What is user-centred design and how could it benefit your business?
Here at Den, we practice user-centred design. What is it and how can businesses benefit from it?
You might have seen the terms UX design or UI design popping up all over the internet in the last few years and wondered what they both mean. ‘UX’ stands for user experience and ‘UI’ stands for user interface and both are part of an approach to design called ‘user-centred design’ (UCD).
UCD is growing beyond design studios and start-ups. Now, many of the world’s top universities and business schools are including UCD modules in their programmes.
What is User-Centred Design?
UCD is an empathetic approach to design that puts the user and their wants and needs at the heart of every decision when building a new product.
A user-centred approach incorporates validation from the user at every stage of the design process, as opposed to showing a user a finished product and hoping, with fingers tightly crossed, they like it.
UX, UI and UCD defined
Put simply, UCD improves the user’s experience of a product. If a product has been designed in a user-centric way the chances of a user liking it go up. This increases the likelihood of adoption, conversion, or whatever your business goal is. Where does UI design come into this? UI design is a part of the user experience and is concerned with how the product looks (vs. how the product works) i.e. what the user actually sees when they look at the product – think colours, fonts and shapes. In short, the better the UI design, the better the user’s experience is and the more successful your product is likely to be.
What is the user-centred process?
The first step in the process is establishing who your user is and answering the following key questions: Who will be using the product? Why will they be using it? What are they like as people? What are their daily habits? Do they have any fears or concerns that might be relevant to the product we’re creating? What problem/s are they trying to solve with the product? When and in which contexts will they be using it?
The second stage requires defining all the user requirements that need to be met in order for the product to be successful. This is also the time to define the business requirements too, for example, opportunity for upsell, data capture or others. While the users’ requirements should be at the centre of this process it is important not to disregard the business’ goals.
Now we begin designing! This stage requires problem-solving and designing different solutions to meet the users’ needs and requirements. This is best done in stages so as to make sure the product really is what the user wants without getting too far ahead and having to backtrack (backtracking can be costly!).
4. Evaluate & Iterate
Once we have a minimum viable product of a solution we think might work, we put it in front of a user; we watch them use it and we ask them what they like and don’t like. It’s also at this stage of the process that we often uncover unrecognised needs and desires, ones that even they didn’t realise they had. Through observing them and using tools like biometric testing we gain invaluable insights into subconscious habits and actions. Taking all this feedback with us we go away, make changes and then put the amended version back in front of them for a new round of feedback. This iteration process continues until we have a successful product, and beyond.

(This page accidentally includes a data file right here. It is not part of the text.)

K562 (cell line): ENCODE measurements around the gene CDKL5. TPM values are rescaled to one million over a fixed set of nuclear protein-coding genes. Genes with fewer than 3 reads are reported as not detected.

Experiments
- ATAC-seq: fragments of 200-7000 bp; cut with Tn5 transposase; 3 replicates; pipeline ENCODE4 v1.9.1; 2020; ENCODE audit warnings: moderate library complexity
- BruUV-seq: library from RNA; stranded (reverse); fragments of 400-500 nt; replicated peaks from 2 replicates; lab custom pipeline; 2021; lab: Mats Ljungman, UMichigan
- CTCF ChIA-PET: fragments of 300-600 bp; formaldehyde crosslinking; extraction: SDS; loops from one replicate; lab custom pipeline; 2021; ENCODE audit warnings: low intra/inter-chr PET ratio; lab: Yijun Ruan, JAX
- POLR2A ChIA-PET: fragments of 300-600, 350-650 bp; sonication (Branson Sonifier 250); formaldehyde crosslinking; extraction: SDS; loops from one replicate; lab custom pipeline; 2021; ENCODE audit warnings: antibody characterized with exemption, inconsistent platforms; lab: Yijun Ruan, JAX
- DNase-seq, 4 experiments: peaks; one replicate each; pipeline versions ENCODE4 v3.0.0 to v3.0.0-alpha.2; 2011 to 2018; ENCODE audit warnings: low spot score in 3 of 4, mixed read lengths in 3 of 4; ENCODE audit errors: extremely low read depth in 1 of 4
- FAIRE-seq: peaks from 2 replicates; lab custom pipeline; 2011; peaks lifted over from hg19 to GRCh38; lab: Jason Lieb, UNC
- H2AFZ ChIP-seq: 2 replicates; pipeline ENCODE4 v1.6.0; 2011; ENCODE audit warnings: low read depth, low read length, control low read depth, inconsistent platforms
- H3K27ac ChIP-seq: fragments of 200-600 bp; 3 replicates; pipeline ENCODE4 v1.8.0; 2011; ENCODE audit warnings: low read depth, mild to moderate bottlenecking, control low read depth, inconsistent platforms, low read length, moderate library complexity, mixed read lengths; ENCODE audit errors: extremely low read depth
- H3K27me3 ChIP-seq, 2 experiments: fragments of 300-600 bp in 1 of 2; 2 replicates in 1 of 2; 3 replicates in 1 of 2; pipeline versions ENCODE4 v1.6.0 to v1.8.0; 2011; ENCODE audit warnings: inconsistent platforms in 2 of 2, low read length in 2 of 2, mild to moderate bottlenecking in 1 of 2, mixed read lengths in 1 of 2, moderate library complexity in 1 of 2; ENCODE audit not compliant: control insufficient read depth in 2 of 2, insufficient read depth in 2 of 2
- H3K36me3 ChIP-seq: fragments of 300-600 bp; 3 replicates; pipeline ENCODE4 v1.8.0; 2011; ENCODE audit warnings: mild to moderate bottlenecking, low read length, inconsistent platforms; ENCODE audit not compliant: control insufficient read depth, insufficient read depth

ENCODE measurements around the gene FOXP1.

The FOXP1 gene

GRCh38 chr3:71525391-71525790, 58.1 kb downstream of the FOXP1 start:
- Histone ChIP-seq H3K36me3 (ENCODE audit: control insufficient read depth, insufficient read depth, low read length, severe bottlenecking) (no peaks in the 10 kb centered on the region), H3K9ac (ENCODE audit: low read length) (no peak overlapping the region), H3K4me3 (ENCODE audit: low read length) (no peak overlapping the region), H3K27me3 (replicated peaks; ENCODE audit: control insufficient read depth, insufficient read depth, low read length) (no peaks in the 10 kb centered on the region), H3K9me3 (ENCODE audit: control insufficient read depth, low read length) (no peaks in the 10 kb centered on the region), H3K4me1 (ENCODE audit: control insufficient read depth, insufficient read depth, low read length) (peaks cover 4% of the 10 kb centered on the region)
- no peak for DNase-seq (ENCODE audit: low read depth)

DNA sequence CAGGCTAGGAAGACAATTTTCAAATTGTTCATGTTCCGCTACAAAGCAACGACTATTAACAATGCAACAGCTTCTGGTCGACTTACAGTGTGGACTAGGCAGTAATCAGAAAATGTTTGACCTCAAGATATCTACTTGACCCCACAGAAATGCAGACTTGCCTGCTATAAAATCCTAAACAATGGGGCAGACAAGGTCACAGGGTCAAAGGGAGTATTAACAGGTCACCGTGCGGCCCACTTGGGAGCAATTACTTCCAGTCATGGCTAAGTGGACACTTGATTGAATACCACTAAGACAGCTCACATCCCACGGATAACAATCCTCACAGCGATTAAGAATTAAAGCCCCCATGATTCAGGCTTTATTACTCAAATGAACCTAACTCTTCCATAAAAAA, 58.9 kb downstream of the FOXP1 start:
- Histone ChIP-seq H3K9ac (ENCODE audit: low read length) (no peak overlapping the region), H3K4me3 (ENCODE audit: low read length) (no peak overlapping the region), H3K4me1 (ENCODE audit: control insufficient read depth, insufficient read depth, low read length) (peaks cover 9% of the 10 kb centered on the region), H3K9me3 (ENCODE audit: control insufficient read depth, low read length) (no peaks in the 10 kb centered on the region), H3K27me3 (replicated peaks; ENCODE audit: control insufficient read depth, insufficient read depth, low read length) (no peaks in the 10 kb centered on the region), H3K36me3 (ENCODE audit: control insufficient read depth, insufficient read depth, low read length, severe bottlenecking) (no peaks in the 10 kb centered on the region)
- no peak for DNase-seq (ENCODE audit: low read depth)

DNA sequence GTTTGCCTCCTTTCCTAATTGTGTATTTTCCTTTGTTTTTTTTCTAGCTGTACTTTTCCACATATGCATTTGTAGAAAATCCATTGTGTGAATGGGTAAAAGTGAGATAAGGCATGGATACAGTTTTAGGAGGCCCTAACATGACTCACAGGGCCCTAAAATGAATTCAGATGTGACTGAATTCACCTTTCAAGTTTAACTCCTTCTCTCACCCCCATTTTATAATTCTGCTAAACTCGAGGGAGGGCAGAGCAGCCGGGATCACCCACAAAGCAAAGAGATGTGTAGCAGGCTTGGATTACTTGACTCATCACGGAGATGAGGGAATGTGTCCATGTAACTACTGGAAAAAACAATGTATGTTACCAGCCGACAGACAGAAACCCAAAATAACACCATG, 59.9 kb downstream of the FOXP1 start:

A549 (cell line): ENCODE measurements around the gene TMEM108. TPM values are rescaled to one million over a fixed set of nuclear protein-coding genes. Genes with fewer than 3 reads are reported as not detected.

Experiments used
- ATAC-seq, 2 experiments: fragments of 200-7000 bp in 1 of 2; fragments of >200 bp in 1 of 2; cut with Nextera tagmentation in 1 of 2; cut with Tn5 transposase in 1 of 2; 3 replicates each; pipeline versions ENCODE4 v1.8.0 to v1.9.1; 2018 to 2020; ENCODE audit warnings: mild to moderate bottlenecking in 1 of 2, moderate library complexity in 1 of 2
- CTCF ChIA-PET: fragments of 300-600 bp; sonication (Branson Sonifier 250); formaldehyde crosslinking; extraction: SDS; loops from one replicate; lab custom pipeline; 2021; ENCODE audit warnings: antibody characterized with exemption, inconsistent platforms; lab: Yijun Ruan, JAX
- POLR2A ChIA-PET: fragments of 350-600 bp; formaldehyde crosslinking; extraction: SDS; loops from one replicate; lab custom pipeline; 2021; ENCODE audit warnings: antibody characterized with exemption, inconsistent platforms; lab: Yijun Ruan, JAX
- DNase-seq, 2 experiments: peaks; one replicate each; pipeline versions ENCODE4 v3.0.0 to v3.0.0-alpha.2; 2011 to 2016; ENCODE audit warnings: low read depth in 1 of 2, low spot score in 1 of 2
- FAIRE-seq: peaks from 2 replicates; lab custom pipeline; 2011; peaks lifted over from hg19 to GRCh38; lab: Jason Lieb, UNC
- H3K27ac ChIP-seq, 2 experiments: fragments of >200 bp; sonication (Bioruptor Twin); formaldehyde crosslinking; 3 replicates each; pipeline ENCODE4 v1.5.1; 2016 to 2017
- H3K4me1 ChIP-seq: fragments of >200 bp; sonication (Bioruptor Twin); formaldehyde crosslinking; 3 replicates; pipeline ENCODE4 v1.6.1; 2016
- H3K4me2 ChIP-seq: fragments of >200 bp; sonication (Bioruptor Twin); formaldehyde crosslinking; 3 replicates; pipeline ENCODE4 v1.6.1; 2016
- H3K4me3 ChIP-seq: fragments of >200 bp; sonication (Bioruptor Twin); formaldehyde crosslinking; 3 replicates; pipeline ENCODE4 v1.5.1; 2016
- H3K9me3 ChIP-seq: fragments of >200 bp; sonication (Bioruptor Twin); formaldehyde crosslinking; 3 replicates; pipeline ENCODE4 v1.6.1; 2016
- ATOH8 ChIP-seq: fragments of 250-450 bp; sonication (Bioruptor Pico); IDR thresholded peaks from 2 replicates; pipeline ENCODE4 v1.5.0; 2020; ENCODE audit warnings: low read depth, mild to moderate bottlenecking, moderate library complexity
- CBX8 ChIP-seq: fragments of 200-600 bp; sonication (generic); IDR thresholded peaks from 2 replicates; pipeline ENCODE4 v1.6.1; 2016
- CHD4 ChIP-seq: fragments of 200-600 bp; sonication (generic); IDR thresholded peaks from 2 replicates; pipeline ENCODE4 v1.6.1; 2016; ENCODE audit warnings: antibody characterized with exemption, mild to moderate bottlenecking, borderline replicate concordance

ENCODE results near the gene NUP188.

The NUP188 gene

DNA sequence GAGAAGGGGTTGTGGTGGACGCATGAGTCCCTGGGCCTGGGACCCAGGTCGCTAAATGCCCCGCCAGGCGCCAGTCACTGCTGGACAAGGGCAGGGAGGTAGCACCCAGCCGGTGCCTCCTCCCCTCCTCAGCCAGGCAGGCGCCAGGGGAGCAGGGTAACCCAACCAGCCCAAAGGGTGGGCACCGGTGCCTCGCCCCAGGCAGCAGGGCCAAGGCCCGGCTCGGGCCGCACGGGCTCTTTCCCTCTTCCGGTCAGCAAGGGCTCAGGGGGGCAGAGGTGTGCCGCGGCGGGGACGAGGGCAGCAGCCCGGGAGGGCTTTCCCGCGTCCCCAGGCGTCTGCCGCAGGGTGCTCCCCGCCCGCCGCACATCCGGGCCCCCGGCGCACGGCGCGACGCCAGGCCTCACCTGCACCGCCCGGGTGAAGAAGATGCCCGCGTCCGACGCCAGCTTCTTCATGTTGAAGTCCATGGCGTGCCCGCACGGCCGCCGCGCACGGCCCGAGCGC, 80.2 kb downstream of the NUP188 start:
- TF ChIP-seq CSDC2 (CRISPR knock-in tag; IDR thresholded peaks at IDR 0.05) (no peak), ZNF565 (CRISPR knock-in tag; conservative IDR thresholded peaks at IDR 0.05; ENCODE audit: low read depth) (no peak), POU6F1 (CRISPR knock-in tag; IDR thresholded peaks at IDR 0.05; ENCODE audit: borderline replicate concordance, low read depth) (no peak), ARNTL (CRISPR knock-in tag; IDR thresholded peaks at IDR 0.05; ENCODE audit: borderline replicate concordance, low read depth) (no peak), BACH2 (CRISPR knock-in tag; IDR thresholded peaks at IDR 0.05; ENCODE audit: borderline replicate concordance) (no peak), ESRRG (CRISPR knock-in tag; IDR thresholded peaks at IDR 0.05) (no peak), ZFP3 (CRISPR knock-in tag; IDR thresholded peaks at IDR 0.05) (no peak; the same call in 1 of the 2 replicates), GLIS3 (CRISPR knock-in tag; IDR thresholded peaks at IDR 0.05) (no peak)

The user-centred process is a collaborative one between product creators and product users and in our experience it radically increases the chances of success of a new product.
How does it differ from other design approaches?
The opposite approach to user-centred design could be called ‘organisation-centred design’. This approach to design prioritises the business’ needs when creating a product and is the approach still taken by many companies. Businesses that take this approach first design a product and then find users that might like to use it. Unsurprisingly, approaching design this way often results in products that users don’t like or need, and of course, wasted time and money.
How a user-centred approach can benefit your company
A user-centred approach to design is a flexible way of working and that has a few advantages.
Faster to market
Minimising the specification means you get your product, albeit a simple version, in front of your user in a relatively short time frame and thus beating your competitors to market.
Keeps development costs down
With this approach, there is no wasted money on building features that the user doesn’t want or need. Getting the users’ validation at each stage means you only build what people will use. It also removes the margin for error so saves money that would otherwise have been spent on going backwards.
More desirable product
As a user-centred approach is guided by the user, the product is almost always exactly what they want. As we mentioned earlier, the user doesn’t always know what they want but through an iterative approach, we can uncover these needs and design a product that works for them.
Increased customer satisfaction
If a product satisfies all the users’ needs, you’ll have happy customers, which in turn means increased conversion rates, higher product adoption and realised business goals!
If you’re interested in our approach to design and would like to hear more, we’d love to speak with you, so get in touch.